If you’re in the situation of having a defined benefit pension, not knowing when you (or your partner) will die, this now means you have to plan in far more detail for your futures, and start shopping around for a crystal ball, which will enable you to foresee the next set of band-aid changes!

Looking into a fuzzy crystal ball

As if it wasn’t difficult enough already! All we are trying to do is to ensure we are not put into the Government’s hands and needing to take a whole or part taxpayer funded pension.

A general point about the $1.6 limit is that if you saved, possibly by making additional contributions and salary sacrificing into your deferred benefit scheme and invested astutely in your SMSF, you will be punished. Yes I know there have been tax benefits, but the other side of that coin is your money has been locked away for a long time (and invested in the economy).

Is this an unintended consequence of government policy, or a desperate assault on our superannuation savings?

Yes, Jan and I have a high class problem as we have a deferred pension benefit + our SMSF and expect to avoid the pension. But as life goes on, we face increasing anxiety about the management of our nest egg and I deeply suspect in 10-15 years a rapidly decreasing desire to deal with changes we will possibly comprehend less and less. Right now we take the “Self Managed” bit in our SMSF very seriously, but how long can we keep that up? It really should be pretty much a set and forget situation, but continuing legislative changes make that impossible.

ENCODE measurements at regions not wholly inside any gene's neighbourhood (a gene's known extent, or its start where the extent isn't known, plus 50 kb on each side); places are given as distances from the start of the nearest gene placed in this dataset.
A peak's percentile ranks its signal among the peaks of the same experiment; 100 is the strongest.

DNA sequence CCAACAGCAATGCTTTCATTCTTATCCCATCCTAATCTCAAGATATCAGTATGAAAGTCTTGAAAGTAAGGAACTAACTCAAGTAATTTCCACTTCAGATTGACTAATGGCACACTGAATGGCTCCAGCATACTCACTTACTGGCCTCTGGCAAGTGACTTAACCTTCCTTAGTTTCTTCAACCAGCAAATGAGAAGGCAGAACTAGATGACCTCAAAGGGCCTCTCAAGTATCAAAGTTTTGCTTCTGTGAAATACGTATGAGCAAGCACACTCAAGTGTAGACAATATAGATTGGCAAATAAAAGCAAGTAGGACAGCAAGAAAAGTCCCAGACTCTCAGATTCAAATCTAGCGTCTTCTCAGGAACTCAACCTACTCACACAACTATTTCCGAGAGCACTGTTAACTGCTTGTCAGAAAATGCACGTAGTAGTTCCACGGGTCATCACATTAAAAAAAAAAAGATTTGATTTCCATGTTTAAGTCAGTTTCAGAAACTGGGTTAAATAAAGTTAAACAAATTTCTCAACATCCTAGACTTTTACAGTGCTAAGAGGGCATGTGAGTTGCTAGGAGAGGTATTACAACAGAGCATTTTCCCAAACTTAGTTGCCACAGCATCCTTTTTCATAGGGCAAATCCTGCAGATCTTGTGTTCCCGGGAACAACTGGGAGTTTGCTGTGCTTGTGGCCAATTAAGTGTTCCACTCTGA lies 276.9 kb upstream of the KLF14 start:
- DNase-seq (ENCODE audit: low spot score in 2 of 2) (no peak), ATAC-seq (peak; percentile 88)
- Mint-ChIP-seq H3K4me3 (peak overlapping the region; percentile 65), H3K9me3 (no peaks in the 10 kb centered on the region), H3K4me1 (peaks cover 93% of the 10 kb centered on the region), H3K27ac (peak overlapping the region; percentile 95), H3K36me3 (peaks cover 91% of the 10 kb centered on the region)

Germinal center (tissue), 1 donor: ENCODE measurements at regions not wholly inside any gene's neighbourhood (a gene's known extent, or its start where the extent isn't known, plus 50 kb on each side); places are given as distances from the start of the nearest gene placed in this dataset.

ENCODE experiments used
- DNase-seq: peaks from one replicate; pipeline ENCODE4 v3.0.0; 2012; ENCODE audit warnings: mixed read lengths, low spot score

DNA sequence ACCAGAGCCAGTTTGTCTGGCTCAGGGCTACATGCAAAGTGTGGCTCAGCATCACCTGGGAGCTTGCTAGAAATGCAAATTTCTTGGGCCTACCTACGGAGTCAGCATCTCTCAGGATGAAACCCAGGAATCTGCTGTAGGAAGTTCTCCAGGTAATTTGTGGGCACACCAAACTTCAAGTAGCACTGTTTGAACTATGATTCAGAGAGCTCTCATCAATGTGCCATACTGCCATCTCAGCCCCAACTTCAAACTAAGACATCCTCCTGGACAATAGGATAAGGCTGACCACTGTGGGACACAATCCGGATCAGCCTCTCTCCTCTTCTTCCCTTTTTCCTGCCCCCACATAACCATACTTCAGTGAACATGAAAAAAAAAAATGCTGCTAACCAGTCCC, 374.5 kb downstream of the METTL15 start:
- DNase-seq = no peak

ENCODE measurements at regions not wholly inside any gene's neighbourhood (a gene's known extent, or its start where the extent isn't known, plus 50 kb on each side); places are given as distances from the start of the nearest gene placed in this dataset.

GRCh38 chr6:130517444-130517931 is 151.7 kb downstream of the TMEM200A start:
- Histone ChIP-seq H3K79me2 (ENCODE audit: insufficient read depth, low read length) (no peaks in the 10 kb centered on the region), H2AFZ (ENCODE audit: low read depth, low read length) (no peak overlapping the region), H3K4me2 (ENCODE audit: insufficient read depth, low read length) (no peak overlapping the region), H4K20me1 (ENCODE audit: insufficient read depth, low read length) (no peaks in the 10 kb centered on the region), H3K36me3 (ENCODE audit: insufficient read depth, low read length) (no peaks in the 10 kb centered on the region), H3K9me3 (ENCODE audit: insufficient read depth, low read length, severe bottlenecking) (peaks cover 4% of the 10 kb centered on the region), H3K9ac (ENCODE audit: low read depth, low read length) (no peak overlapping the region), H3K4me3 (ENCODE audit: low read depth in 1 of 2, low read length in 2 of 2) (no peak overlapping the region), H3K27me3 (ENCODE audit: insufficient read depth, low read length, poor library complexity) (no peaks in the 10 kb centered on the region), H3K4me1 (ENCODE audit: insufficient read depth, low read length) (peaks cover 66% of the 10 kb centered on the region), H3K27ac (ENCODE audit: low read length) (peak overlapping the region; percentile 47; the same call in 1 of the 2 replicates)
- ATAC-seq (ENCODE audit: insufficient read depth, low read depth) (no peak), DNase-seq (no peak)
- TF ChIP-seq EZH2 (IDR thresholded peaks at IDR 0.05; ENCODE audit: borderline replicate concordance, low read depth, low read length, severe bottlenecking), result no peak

The long tail is that due to continuing uncertainty and retrospectivity, people may walk away from superannuation, possibly heading into riskier investment territory (someone will always be out there looking for lost people. Heh, heh, heh!)

As a general proposition, forgetting defined benefits, SMSF’s etc., let me float this with you:

Our super and tax systems are in the emergency ward, being constantly triaged by successive governments (RESPECT for those working in real Emergency Treatment areas!) but not being admitted to hospital! These systems need surgery to deliver certainty, consistency and longevity.

So how about this?

  1. As exists now, Super Guarantee (SG) money paid by your employer, goes tax free into your super account.
  2. Above your SG, you should be able to top-up your superannuation account, but limited to a prescribed amount. This should be a % of your taxable income on a sliding scale, where those on lower incomes may contribute, tax free, a higher % than those on higher incomes. This would enable low earners to make additional payments if they can; but higher income earners automatically would pay what they do now on additional super investments, see below. For contributions above the prescribed threshold (described above), minimal tax would be payable at a rate which provides incentive to those on low incomes.
  3. Once money is within the super fund, it’s growth is Tax Free; providing the incentive to grow as much as possible to minimise the number of retirees going onto aged pensions.
  4. When money leaves the fund, as a pension OR into estates, it will be taxed at standard marginal rates. This would not apply to reversions within the fund to dependents or partner.
  5. These arrangements could be “grandfathered”, but lead to a more stable, better understood system which should have greater longevity.

So I say, simplify the system and stop the band aid approach!

If you want to know what a band aid looks like, check the 5 page ‘Introducing a “$1.6 million transfer balance cap” link below.

See also – 5th page ‘How will this cap apply to defined benefit pensions?’

* If you have a defined benefit pension i.e. guaranteed pensions from a commercial or government fund, you need to check with your fund and seek further professional advice about how your pension will be treated.

Has your financial planning been affected by these changes? Are you generally happy with your superannuation arrangements? Any advice you’d like to share?